A pair of gray foxes (Urocyon cinereoargenteus) is at home in a tall ironwood tree, high above the Sonoran Desert floor. The species first evolved more than 7 million years ago in the lush tropical forests that once covered what is today’s American Southwest. Since that time, this anatomically distinct fox has accumulated an impressive array of un-fox-like adaptations for life in the canopy, including primate-like flexible wrists and cat-like paws with long, curved claws that allow it to grip tree branches. This arsenal allows this uniquely arboreal fox species to sneak up on birds roosting near the tips of branches and to drag heavy objects—here, the skeleton of a fawn—into the canopy. Fox pairs use the skeletons as pungent scent posts to mark their territories. Particularly after rain, the smell of these “skeleton trees” can be quite powerful and can carry great distances.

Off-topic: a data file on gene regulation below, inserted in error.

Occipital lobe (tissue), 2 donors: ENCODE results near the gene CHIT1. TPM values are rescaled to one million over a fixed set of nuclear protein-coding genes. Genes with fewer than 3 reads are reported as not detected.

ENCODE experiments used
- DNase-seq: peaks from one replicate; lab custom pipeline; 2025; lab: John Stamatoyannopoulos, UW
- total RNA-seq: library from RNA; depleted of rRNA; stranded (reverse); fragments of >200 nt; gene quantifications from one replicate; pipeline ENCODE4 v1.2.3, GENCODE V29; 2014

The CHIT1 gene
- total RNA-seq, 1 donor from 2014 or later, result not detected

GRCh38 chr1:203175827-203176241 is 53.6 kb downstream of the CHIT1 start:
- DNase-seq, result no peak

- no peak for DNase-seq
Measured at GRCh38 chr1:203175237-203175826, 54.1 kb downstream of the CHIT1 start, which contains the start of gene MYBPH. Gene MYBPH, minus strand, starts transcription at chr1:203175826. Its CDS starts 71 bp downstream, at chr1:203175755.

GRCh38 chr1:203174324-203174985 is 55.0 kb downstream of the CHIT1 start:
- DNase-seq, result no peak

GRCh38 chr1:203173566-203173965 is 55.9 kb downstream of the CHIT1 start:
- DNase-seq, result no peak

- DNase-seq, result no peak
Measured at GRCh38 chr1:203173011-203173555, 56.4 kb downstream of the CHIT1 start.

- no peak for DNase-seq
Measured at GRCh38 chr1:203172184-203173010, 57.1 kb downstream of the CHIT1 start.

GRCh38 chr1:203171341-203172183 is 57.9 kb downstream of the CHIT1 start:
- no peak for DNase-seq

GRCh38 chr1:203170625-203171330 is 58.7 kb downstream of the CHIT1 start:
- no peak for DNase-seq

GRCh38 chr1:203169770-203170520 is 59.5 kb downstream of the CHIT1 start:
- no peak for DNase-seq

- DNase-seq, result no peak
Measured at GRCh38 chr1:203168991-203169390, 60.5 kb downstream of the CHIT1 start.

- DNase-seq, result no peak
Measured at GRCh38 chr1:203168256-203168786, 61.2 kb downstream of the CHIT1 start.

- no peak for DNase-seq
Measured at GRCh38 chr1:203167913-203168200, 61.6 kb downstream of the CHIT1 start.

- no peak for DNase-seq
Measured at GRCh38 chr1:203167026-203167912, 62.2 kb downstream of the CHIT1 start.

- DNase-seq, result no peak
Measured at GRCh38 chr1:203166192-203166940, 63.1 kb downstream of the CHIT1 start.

Alexander V. Badyaev
A professor of evolutionary biology at the University of Arizona, Badyaev is also a regular contributor to several international natural history magazines. His scientific work, nature photography, and popular science writing have been recognized by major international awards and fellowships. Most recently he was a Kavli Fellow of U.S. National Academy of Sciences, a Fellow of American Association for the Advancement of Science, and a winner of the BBC Wildlife Photographer of the Year Awards.